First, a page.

Voluntary Quit in Anticipation of Discharge and Denied Unemployment Benefits
I Was Found to of Voluntary Quit in Anticipation of Being Discharged and Denied Unemployment Benefits
I worked at a hospital in California for over 5 years. I was put on unpaid admin leave pending an investigation due to an incident that my manager could not tell me about. I realized what the incident was and admit that I made a pretty big mistake with a patient's record. A few days later my manager told me that I would have to come in for a meeting with HR and I was 99% sure I was going to get fired even though it was my first offense. Instead of having that on my job history, I resigned and on my resignation letter I stated "personal reasons and a need to focus on my education" because I did not want to list anything "incriminating" on it. I figured I would give this a shot and see if I have a chance although I know it is highly unlikely. If I were to file for benefits and list voluntary quit due to anticipation of discharge, would EDD find out what the anticipated discharge was going to be? I doubt I would have been able to transfer or get suspended due to the fact that this was a no tolerance policy. Any advice would be great! Thanks!
A voluntary quit in anticipation of discharge is almost always found to be without
good cause ..
But since we're talking about California .. let's check ..
This is what the UIBDG has to say on the subject of a quit in anticipation of discharge.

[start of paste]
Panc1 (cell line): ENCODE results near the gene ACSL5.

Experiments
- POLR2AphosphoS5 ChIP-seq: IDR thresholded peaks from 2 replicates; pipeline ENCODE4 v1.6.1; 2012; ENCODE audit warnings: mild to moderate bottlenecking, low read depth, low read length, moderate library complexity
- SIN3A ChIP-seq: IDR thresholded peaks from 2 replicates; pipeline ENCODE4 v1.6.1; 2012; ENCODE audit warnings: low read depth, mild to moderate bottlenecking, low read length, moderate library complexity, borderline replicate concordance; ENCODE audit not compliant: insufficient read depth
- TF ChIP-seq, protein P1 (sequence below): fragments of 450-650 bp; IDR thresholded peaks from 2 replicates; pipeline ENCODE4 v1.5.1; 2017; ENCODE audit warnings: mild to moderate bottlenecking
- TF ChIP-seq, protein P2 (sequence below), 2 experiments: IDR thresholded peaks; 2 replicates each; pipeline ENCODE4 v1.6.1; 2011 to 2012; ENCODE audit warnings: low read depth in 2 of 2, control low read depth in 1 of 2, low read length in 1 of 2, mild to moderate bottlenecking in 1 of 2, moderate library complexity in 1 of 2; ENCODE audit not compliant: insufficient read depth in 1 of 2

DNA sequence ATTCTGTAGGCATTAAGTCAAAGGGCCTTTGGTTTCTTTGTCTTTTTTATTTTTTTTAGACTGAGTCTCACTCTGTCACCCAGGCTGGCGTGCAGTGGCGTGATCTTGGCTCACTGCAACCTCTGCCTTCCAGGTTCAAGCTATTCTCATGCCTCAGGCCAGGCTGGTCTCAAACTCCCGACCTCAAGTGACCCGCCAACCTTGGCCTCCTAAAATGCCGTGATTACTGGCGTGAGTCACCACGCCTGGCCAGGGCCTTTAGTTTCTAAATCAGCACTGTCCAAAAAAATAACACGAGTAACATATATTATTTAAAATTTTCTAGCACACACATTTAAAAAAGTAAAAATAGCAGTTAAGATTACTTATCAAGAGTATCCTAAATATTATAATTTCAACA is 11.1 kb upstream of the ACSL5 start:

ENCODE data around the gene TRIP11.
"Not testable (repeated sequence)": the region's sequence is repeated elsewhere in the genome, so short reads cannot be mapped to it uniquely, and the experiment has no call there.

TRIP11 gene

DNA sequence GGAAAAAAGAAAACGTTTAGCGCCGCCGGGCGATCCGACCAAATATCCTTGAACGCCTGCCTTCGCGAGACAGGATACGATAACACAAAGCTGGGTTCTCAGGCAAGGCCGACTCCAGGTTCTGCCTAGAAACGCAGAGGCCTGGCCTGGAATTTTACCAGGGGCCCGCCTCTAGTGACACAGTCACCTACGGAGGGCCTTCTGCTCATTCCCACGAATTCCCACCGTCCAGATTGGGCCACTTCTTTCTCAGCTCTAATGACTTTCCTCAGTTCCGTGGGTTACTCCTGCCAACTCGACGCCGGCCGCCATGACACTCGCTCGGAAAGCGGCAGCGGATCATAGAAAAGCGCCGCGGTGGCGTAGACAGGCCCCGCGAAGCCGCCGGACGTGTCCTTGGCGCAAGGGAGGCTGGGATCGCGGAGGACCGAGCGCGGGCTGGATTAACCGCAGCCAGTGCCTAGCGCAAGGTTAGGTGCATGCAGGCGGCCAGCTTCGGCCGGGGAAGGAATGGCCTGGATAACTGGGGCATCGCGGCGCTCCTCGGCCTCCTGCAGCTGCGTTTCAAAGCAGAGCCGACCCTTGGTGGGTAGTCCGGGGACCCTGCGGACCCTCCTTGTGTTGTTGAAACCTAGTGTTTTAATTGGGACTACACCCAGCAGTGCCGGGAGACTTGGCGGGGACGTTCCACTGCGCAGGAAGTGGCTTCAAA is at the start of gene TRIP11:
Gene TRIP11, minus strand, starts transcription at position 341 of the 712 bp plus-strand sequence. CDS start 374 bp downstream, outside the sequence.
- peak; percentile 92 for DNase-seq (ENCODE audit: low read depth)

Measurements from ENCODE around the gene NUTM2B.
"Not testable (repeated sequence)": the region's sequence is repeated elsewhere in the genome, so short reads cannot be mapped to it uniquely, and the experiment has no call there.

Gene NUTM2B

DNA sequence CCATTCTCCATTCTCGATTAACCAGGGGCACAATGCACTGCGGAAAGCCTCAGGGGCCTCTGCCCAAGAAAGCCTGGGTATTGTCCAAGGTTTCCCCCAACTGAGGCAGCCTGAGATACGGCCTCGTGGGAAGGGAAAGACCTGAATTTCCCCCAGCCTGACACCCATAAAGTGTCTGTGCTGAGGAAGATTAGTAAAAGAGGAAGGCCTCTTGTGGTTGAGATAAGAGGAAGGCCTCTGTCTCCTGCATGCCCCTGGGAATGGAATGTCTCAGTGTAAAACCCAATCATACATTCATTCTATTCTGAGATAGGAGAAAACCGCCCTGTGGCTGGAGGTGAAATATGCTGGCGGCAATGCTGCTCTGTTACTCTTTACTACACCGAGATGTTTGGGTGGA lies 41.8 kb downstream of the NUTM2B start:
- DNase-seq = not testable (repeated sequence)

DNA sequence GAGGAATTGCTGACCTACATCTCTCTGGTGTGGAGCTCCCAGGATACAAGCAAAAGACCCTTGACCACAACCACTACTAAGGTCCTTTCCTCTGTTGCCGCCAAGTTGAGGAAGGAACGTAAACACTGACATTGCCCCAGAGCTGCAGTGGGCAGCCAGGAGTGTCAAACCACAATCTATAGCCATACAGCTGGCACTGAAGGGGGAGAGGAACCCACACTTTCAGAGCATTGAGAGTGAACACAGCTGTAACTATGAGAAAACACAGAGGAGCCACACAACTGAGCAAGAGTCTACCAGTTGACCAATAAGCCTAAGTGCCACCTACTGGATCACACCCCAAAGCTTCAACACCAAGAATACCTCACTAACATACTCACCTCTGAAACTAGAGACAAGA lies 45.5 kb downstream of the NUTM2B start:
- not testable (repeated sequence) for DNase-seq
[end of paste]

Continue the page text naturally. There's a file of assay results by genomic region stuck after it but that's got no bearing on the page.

What this suggests to me, is that when the employer responds to the notice of claim filed .. they would have to admit that the meeting's purpose was to terminate you for misconduct for the claim to move forward and be adjudicated on grounds of misconduct or a "quit in lieu of discharge.
A smart employer would never admit you were about to be terminated .. .. they'd just respond that you quit for personal reasons and provide the resignation letter and wait to see if you appeal .. where most likely .. regardless of the facts that came out .. you would again be denied .. and I'm only saying this because you told me it was a "pretty big mistake".
Had you allowed them to terminate you .. yes, it might have damaged your resume, but if this was an "isolated instance made in good faith" you would have automatically had that argument to pursue.
My thought is that by quitting, you became the moving party and to win an appeal .. you would have to rely on the employer to testify on your behalf .. to sustain that first it was a quit in lieu of discharge .. secondly that the reason was not for misconduct.